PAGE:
‘Evicted’ Author Offers Solutions to Problem

Princeton University Prof. Matthew Desmond gives speech here, criticizes state laws.

By - May 18th, 2018 10:50 am
Evicted by Matthew Desmond

Evicted by Matthew Desmond

Scholar, author and sociologist Matthew Desmond doesn’t mince words when discussing the growing problem of evictions.

“No moral code or ethical principle, no piece of scripture or holy teaching, can be summoned to defend what we have allowed our country to become,” Desmond, a Princeton University professor, wrote in the closing statement of his 2016 book, Evicted: Poverty and Profit in the American City.

Desmond delivered a keynote address Wednesday for an event, “Home and Hope: A Community Call to Action,” hosted by Jewish Family Services.

Throughout his talk, Desmond, who received his doctorate from the UW-Madison, peppered his discussion with various statistics about the state of evictions.

Case in point: one in five black women renters face eviction at some point in their lives, compared to one in 15 white women.

“I think that should trouble us,” Desmond said. “I think that should unsettle us.”

Desmond also shared various findings and provided some of the first-hand stories encapsulated in his two-year-old book. In general, he said one in eight renters is evicted at some point.

“There are a lot of ways to get a family out — some nice and others not so nice,” Desmond said. “This is a problem that affects the young and the old.”

Throughout his hour-long talk before the group of several hundred attendees, Desmond also discussed the devastating impact on the persons who are suddenly forced to uproot their lives.

He took aim at a Wisconsin statute that makes eviction notices a matter of public record, which he said landlords and housing authorities can use punitively against renters.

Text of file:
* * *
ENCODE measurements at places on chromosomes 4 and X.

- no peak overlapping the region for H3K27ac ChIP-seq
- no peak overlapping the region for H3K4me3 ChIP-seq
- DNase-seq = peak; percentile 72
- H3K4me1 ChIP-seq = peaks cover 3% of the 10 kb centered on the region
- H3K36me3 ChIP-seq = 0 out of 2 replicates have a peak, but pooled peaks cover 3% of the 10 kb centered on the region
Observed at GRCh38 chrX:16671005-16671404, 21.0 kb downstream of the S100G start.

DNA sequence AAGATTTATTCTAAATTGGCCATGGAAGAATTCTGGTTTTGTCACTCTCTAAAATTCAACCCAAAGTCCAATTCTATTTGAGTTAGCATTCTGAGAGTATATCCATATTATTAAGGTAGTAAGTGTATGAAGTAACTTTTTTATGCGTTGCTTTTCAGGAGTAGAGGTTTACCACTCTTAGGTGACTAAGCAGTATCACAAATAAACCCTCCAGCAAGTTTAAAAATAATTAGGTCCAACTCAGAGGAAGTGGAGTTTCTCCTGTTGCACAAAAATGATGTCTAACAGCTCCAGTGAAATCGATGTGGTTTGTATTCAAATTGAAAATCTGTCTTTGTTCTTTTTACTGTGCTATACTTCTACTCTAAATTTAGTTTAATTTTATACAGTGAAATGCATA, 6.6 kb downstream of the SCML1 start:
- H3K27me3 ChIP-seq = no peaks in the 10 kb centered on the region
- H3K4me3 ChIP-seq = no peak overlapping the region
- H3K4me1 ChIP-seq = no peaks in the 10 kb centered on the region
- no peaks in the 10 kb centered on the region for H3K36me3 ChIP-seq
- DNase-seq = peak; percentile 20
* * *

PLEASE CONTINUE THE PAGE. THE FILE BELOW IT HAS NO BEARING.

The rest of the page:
“(Eviction) is a very stressful event,” Desmond said. “Without simple shelter, everything else starts to fall apart. The problems can become so entrenched and weigh us down.”

Desmond also touched on what he perceived as a vicious spiral with evictions and joblessness. The all-consuming nature of addressing housing needs, he said, can interfere with a person’s employment status — or efforts to seek out opportunities.

He also took aim at the stagnant condition of the minimum wage in Wisconsin, which he said does not reflect a person’s realistic needs to make ends meet.

“Work is no longer the solution to poverty,” he said. “I think that has to be recognized.”

Desmond acknowledged the issues surrounding eviction are complex, but called on attendees to work collaboratively toward finding meaningful solutions.

One proposal he favors is the expansion of the U.S. Department of Housing and Urban Development’s Section 8 voucher program.